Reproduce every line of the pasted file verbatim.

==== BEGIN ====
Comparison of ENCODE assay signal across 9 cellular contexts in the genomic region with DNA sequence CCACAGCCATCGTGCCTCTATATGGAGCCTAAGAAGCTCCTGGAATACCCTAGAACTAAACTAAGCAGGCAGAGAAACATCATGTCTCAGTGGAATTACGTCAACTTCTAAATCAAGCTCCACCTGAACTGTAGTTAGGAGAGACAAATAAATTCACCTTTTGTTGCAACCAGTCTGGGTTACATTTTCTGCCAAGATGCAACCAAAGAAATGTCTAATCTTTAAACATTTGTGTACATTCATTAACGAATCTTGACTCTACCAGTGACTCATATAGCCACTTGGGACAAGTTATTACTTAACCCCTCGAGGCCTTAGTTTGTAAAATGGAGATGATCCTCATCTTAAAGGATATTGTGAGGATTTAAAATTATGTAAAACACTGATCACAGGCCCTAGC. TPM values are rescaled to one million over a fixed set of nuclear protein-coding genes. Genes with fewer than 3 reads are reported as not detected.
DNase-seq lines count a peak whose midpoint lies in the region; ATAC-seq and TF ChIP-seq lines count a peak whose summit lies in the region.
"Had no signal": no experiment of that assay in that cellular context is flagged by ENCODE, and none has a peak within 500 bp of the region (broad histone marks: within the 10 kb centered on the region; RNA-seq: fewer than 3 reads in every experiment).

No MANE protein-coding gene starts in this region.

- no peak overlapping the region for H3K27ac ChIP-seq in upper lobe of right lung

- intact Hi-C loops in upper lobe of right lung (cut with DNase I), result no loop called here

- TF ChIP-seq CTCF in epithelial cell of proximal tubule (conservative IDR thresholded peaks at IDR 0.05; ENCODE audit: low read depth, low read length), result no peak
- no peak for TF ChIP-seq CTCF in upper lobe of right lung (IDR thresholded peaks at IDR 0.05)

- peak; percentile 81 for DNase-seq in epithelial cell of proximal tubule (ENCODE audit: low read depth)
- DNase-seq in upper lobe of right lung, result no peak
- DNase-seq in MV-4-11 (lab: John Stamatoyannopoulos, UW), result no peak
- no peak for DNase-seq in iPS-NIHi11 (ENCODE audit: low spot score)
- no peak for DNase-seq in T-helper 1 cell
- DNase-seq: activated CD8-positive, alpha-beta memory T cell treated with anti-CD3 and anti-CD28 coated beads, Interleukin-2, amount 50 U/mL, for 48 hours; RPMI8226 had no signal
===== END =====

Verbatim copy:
Comparison of ENCODE assay signal across 9 cellular contexts in the genomic region with DNA sequence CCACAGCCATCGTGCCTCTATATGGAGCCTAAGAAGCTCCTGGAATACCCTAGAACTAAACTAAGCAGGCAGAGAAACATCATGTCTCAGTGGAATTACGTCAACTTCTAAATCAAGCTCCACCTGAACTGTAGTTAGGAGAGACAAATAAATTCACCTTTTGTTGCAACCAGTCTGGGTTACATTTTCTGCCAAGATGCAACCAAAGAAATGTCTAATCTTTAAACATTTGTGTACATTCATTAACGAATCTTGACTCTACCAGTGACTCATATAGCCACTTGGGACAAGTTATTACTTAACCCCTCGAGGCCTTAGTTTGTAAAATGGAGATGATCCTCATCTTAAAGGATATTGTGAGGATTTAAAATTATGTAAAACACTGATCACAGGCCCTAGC. TPM values are rescaled to one million over a fixed set of nuclear protein-coding genes. Genes with fewer than 3 reads are reported as not detected.
DNase-seq lines count a peak whose midpoint lies in the region; ATAC-seq and TF ChIP-seq lines count a peak whose summit lies in the region.
"Had no signal": no experiment of that assay in that cellular context is flagged by ENCODE, and none has a peak within 500 bp of the region (broad histone marks: within the 10 kb centered on the region; RNA-seq: fewer than 3 reads in every experiment).

No MANE protein-coding gene starts in this region.

- no peak overlapping the region for H3K27ac ChIP-seq in upper lobe of right lung

- intact Hi-C loops in upper lobe of right lung (cut with DNase I), result no loop called here

- TF ChIP-seq CTCF in epithelial cell of proximal tubule (conservative IDR thresholded peaks at IDR 0.05; ENCODE audit: low read depth, low read length), result no peak
- no peak for TF ChIP-seq CTCF in upper lobe of right lung (IDR thresholded peaks at IDR 0.05)

- peak; percentile 81 for DNase-seq in epithelial cell of proximal tubule (ENCODE audit: low read depth)
- DNase-seq in upper lobe of right lung, result no peak
- DNase-seq in MV-4-11 (lab: John Stamatoyannopoulos, UW), result no peak
- no peak for DNase-seq in iPS-NIHi11 (ENCODE audit: low spot score)
- no peak for DNase-seq in T-helper 1 cell
- DNase-seq: activated CD8-positive, alpha-beta memory T cell treated with anti-CD3 and anti-CD28 coated beads, Interleukin-2, amount 50 U/mL, for 48 hours; RPMI8226 had no signal